The most interesting aspect of the Kerry flap has been the outrage, some of it presumably authentic, some dismally fake. But the notion that armies draw disproportionately from the ranks of the poor and uneducated is hardly a novel assertion, least of all among soldiers themselves.
An old Chinese proverb said, "Just as one does not use good metal to make nails, one does not use good men to make soldiers." When I was a soldier in 1970, I kept that slogan on the wall of my room in the barracks in Monterey, Calif. If anyone ever took offense, I never heard about it. I remember riding in a car full of soldiers as it drove by a hitchhiking soldier thumbing for a ride. "Suck out, GI," the driver said as we roared past.
The notion that most of us were serving because we were too poor, too dumb or too politically naive to manage to stay out was such a given that suggesting otherwise rarely raised an eyebrow, much less anyone's ire. And the notion persisted despite the obvious fact that it simply wasn't true for lots of soldiers. It was more of a grim, ongoing joke than a statement of reality.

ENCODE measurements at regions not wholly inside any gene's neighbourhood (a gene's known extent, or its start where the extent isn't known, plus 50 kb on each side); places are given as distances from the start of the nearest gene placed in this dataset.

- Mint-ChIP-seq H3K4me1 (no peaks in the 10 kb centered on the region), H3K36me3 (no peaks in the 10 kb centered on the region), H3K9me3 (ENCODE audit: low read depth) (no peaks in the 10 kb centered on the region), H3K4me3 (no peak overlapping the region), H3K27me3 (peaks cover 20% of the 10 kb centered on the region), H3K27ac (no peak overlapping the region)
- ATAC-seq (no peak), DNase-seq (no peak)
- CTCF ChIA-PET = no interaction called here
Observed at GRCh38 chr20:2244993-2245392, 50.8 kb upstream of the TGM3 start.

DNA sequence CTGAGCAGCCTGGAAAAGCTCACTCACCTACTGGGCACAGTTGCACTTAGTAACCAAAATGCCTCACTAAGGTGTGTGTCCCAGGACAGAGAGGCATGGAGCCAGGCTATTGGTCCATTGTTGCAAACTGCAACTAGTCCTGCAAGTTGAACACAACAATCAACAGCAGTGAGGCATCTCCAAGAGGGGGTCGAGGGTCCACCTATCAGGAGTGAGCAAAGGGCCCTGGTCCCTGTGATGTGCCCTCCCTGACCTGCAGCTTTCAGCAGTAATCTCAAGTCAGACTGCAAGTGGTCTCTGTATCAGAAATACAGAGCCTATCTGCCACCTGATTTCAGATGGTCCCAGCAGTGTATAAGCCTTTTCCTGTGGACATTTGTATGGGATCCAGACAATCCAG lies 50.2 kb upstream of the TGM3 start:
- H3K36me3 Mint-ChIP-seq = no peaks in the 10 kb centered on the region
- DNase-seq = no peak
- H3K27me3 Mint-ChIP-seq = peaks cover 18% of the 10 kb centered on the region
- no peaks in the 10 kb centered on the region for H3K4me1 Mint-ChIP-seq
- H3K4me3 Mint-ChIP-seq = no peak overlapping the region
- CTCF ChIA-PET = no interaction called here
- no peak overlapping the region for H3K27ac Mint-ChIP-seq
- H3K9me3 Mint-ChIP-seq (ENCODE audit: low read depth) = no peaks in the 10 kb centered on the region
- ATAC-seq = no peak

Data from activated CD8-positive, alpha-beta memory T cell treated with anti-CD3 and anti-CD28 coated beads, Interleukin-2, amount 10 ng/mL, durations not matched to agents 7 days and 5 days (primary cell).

Those were draftee days, of course, and I have no doubt that the Army has changed. It already was changing by the time I was discharged in 1973. But things haven't changed entirely. I heard a soldier on NPR talk about seeing "Forrest Gump" at a military base with an audience full of soldiers. In the scene where Gump met the military recruiter, someone in the audience shouted out, "Run, Forrest, run."
And there's this, which suggests that the old tradition still hasn't died. Some have seen this as an angry attack on Kerry; others have suggested that it actually defends Kerry. I can't know the soldiers' motives, but I suspect that it may not really convey any particular political message at all. It may just be new soldiers picking up on an old riff and turning it into a laugh, the way soldiers have done for centuries. Too bad Kerry couldn't have told his joke this well.